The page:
Have you ever had a terrible dream of loss or grief only to awake and feel immensely grateful that it was not true? Well this occurs quite frequently with addicts and alcoholics in early recovery such as those in addiction treatment centers. They experience “using dreams” or “drug dreams” that gallingly pop up at crucial moments of recovery.
Many of those who awake from a drug dream report being filled with gratitude that they have not picked up. They value the days, weeks and months that make up their sobriety and they wear their time sober as a badge of honor resembling hard work. Many dream that they have used, lost their sober time, let others around them down, and they experience feelings of guilt mixed with a murky darkness or impending doom. Just like anyone who has experienced a bad dream, they wake up thankful that it was only a dream.
Others report awaking with a feeling of relief but also find the dreams triggering. This is because they actually experience being “high” in their dreams, which may spark cravings the next day or a few days following the dream. The thought of being high in their dream permeates their waking hours and they find themselves suddenly preoccupied with using despite being strong in their resolve not to pick up just the day before. The dream then just seems downright unfair. For an addict’s hard work to be temporarily undermined by a using dream feels like putting salt on a wound.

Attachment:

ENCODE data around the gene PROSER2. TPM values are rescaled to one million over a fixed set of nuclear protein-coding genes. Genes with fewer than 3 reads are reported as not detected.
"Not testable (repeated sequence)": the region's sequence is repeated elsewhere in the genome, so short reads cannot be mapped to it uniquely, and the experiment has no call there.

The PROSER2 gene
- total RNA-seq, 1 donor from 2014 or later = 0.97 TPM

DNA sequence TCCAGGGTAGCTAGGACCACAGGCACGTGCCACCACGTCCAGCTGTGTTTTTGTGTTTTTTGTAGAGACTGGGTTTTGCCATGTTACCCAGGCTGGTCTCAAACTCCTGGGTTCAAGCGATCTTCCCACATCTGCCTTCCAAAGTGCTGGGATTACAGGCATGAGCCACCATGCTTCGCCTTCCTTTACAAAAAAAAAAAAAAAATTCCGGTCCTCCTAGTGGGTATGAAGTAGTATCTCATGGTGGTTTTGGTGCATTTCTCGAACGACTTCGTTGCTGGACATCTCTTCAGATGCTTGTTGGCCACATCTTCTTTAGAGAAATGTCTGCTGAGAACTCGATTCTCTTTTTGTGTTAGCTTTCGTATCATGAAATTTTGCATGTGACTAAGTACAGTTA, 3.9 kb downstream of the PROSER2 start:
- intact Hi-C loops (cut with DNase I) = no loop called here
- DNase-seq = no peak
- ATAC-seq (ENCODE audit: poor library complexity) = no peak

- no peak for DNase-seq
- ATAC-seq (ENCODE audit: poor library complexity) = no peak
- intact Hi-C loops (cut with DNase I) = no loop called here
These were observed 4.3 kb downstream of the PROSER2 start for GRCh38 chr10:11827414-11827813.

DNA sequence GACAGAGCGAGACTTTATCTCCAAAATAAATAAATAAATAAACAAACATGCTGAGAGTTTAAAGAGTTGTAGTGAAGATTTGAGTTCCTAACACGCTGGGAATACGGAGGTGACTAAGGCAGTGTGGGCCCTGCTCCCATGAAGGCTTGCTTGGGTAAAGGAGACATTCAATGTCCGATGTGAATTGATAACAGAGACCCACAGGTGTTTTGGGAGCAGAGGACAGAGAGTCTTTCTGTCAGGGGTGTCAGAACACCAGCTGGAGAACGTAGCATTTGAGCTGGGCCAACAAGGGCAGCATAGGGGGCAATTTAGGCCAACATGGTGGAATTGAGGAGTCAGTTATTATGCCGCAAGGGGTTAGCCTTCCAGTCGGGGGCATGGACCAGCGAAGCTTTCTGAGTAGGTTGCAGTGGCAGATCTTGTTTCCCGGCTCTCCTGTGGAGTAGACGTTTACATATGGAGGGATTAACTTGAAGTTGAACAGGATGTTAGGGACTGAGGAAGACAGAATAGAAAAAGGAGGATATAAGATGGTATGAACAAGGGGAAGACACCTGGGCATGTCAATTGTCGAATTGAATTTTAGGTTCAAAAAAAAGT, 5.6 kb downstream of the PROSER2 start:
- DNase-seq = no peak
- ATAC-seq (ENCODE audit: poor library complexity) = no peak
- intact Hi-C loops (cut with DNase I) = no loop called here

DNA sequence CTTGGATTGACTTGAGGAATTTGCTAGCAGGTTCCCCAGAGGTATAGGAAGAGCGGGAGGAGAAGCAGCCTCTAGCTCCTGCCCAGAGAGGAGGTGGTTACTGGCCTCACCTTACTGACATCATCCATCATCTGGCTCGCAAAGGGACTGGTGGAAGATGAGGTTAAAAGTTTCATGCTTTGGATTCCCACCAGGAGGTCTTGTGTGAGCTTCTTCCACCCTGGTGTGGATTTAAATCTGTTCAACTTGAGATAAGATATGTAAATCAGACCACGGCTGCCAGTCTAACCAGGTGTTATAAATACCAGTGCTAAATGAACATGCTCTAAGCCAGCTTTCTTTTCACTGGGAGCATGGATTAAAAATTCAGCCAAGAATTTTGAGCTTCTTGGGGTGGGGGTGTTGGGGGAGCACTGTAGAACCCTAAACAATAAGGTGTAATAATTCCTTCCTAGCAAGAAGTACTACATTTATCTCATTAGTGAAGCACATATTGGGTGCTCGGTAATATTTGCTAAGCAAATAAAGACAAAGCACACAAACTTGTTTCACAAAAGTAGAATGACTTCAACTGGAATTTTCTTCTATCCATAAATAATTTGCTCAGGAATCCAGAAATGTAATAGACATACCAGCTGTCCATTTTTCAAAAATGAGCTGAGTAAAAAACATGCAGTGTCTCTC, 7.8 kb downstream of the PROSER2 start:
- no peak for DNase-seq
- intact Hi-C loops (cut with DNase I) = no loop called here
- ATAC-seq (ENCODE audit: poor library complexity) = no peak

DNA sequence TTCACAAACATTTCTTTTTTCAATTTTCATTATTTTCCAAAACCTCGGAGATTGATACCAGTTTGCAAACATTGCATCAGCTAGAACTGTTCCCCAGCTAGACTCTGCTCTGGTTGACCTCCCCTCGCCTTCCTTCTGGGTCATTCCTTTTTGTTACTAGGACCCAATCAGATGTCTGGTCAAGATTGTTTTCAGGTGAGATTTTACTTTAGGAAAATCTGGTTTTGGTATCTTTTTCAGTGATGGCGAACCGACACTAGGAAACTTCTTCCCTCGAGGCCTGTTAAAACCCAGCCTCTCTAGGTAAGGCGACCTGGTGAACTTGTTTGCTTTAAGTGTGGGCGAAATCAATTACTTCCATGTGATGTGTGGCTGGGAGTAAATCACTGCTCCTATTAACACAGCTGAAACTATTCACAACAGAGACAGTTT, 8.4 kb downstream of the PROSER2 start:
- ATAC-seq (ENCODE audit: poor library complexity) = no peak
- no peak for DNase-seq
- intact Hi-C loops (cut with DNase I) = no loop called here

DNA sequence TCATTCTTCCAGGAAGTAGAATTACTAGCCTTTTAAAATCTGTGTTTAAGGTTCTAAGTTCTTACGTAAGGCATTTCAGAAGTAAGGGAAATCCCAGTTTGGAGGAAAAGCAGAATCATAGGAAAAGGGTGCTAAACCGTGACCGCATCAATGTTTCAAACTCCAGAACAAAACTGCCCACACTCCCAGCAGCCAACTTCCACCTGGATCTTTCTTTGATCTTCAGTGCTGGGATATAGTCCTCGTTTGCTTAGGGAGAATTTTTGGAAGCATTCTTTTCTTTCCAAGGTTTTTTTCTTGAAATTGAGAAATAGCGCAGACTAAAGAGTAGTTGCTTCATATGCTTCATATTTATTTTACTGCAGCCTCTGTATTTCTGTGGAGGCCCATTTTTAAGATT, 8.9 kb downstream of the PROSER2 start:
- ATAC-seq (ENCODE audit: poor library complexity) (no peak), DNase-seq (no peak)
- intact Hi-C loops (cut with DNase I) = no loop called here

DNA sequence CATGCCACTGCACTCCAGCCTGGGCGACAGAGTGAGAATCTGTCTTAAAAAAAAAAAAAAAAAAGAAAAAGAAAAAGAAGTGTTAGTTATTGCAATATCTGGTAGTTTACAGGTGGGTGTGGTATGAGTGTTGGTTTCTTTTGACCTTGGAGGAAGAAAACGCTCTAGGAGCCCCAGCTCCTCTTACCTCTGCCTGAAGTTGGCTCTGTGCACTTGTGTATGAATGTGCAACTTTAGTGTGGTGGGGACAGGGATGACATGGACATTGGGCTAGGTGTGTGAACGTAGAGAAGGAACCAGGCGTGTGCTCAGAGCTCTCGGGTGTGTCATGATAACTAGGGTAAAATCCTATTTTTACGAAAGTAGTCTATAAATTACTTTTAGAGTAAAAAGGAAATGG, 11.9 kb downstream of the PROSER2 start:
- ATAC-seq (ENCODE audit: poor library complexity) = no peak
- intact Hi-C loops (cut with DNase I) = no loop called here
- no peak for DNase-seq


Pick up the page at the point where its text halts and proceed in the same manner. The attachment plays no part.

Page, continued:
There is limited research on why drug dreams occur or if certain groups experience them more often than others. However, some addiction treatment professionals say that drug dreams can indicate something positive – that they are the brain’s way of healing – of closing the gap between a painful and dramatic past with a serene future. With each dream the brain is healing – by reconciling the addict’s new way of living by playing out the past in a dream rather than in real life. Many believe the dreams occur more frequently in early sobriety because the brain is healing the most then. Using dreams may reappear at stressful times in life – sometimes even years after being sober – because the life situation may resemble something the sober brain has not conquered yet. However cumbersome and annoying using dreams might be, the bottom line is that they are just a dream and we can choose how we react to them. We can play into the disease of addiction by letting them be triggering, or we can let them fill us with gratitude that the brain is healing and we are sober in real life.